Lenten Sundays Series: Great and Holy Pascha

This is the ninth in a series of posts that focuses on the Sundays of Great Lent (and Holy Week and Pascha). Each week we will share a little about that week’s focus, including related quotes from Church fathers and/or scriptures that can be helpful to our spiritual growth. We will share each blog early, to give you time to read it before that particular Sunday arrives. It is our hope that, by taking a few minutes to study these Sundays before the day arrives, we will be better prepared to partake in all that the Church has to offer us through this beautiful season of the year.

Great and Holy Pascha is the most important day of our entire church year. We call it the “Feast of feasts” for this very reason. On this day we celebrate Christ’s victorious triumph over death. This is the reason He came to earth and became incarnate: so that He could trample down death by His death, and save us.

On Holy Saturday, we heard St. Matthew’s account of the women finding the empty tomb during the vesperal Divine Liturgy. The Paschal Gospel reading acknowledges that we know the events of the day already, having just partaken of them all week. So instead of revisiting these events on Pascha, we turn our ears to the first verses of St. John’s Gospel: “In the beginning was the Word, and the Word was with God and the Word was God… In Him was life and the life was the light of men…” The passage reminds us that God created the world and has now re-created it through Christ. This Gospel reading points us to the reason for all of the events we have just witnessed, and reminds us of the truth of the hope that we have in Christ.

Much later in the day, when we gather again for Agape Vespers, the Gospel reading assures us of the reality of Christ’s resurrection, when He appears to His disciples and even Thomas cannot deny that Christ, God incarnate, has defeated death and is alive. The words of Christ to His disciples are offered to us as well, in all the languages we are able to muster, for they belong to every human on earth. He says to them, “Peace be with you!” and again, “Peace to you!”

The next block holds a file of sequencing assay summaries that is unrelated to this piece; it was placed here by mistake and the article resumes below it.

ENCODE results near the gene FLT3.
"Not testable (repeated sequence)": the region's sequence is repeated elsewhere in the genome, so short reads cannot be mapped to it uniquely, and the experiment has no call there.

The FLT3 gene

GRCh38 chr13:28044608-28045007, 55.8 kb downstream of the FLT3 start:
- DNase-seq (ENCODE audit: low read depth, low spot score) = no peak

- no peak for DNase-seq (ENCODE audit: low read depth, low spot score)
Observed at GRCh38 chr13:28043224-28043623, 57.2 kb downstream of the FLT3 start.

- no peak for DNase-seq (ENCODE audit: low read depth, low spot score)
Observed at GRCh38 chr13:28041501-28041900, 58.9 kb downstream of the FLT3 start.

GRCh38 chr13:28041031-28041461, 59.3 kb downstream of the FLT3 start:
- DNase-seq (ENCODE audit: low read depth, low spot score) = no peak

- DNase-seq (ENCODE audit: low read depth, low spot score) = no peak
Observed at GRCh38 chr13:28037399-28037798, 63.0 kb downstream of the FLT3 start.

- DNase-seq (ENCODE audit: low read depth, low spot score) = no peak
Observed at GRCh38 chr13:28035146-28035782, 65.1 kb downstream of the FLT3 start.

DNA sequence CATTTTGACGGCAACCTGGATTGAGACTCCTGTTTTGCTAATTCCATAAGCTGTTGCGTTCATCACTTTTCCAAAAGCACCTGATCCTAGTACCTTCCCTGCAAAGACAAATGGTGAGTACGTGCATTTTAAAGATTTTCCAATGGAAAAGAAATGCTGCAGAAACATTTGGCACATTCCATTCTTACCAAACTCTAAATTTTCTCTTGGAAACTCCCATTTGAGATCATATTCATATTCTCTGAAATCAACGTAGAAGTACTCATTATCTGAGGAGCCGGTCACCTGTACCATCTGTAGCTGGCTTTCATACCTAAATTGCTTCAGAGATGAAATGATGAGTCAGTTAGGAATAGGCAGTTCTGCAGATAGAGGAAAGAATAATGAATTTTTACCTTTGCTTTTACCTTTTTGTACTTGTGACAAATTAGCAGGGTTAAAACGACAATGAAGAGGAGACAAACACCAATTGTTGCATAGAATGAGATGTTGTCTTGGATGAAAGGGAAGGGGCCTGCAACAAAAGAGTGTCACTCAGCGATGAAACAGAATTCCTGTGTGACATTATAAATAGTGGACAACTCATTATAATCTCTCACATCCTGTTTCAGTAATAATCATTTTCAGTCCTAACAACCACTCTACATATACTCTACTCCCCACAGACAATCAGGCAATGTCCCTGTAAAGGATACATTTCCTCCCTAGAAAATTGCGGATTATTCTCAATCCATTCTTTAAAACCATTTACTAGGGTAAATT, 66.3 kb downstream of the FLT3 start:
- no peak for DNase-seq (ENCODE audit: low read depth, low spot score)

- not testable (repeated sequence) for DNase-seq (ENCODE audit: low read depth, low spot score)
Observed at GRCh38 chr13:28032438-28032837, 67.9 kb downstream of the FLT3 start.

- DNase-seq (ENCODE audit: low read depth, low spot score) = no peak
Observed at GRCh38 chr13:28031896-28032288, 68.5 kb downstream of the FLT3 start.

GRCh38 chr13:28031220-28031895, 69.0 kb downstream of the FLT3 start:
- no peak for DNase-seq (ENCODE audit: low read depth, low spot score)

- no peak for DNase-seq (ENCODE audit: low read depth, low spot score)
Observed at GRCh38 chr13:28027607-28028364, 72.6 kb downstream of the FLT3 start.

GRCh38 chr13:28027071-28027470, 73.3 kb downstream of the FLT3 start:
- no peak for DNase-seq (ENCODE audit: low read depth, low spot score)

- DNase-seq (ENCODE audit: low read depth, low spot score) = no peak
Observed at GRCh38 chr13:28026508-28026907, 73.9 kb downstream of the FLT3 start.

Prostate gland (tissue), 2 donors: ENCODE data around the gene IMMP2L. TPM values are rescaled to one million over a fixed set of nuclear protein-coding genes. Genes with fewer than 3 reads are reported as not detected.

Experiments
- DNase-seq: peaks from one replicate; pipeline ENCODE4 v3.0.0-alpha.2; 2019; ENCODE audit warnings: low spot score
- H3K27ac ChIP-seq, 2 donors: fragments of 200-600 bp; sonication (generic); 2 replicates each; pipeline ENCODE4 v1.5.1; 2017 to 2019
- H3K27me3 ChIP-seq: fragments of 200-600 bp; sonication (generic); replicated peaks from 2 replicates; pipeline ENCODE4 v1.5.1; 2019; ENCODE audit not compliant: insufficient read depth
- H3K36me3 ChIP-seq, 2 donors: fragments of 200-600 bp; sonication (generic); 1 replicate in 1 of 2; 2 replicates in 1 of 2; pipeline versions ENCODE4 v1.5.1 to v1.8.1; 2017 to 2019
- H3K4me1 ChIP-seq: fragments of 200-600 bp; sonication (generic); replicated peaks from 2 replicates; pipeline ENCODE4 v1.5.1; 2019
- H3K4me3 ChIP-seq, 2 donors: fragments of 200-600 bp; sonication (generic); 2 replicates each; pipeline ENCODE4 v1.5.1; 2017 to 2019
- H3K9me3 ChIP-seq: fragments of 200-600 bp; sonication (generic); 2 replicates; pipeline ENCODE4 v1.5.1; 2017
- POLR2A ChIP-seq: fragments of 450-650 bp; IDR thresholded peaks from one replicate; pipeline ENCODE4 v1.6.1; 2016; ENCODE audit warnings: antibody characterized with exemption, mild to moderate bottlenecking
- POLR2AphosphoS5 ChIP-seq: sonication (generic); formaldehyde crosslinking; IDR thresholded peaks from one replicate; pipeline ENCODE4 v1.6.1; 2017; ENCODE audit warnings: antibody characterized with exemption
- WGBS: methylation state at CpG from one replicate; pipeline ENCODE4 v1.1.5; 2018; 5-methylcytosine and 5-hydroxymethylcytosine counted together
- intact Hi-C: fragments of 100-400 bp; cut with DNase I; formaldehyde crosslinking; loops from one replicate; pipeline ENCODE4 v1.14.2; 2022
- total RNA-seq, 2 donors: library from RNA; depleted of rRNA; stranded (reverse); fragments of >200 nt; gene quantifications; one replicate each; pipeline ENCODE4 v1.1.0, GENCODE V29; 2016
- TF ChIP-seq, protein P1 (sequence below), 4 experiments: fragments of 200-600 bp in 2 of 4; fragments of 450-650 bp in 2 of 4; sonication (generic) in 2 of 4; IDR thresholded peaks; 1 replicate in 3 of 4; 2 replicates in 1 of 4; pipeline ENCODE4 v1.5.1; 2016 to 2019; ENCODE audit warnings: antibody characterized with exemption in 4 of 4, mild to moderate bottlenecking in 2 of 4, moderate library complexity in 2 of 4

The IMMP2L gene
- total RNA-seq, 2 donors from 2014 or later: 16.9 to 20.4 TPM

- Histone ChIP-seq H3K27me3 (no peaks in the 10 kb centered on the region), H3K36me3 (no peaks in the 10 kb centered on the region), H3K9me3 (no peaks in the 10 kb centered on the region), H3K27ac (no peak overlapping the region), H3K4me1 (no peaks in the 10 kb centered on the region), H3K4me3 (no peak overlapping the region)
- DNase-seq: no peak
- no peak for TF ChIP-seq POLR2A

He goes on to send his disciples (and us) out into the world, breathing Life into them when He breathes on them and tells them to receive the Holy Spirit. Just as God breathed into Adam and Eve when He first created the world, He breathes into His disciples as He creates His Church. So Pascha celebrates Christ’s resurrection and thus, the beginning of the Church. He thus fully tramples down death: His resurrection has trampled physical death, and His Church offers us spiritual life instead of spiritual death.

On Great and Holy Pascha, we begin a 40-day season of celebrating Christ’s victory over death, and the beautiful gift He gives us in the Church. Glory be to Jesus Christ! Glory be forever!

Christ is risen!

Christos Anesti!

Al Maseeh Qam!

Christos Voskrese!

Cristo ha resucitado!

Hristos a Inviat!

Krishti Ungjall!

Here are a few quotes from the Church fathers about the resurrection, as well as a few links that you may find helpful in preparing to celebrate Pascha as a family:

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“Yesterday I was crucified with Him; today I am glorified with Him.

Yesterday I died with Him; today I am made alive with Him.

Yesterday I was buried with Him; today I am raised up with Him.

Let us offer to Him Who suffered and rose again for us … ourselves, the possession most precious to God and most proper.

Let us become like Christ, since Christ became like us.

Let us become Divine for His sake, since for us He became Man.

He assumed the worse that He might give us the better. He became poor that by His poverty we might become rich. He accepted the form of a servant that we might win back our freedom.

He came down that we might be lifted up. He was tempted that through Him we might conquer. He was dishonored that He might glorify us. He died that He might save us. He ascended that He might draw to Himself us, who were thrown down through the fall of sin.

Let us give all, offer all, to Him who gave Himself a Ransom and Reconciliation for us.

We needed an incarnate God, a God put to death, that we might live. We were put to death together with Him that we might be cleansed. We rose again with Him because we were put to death with Him. We were glorified with Him because we rose again with Him.

A few drops of Blood recreate the whole of creation!” ~ St. Gregory the Theologian

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“O Death, where is your sting? O Hell, where is your victory? Christ is risen, and you are overthrown. Christ is risen, and the demons are fallen. Christ is risen, and the angels rejoice. Christ is risen, and life reigns. Christ is risen, and not one dead remains in the grave. For Christ, being risen from the dead, is become the first fruits of those who have fallen asleep.”~ St. John Chrysostom (Paschal Homily)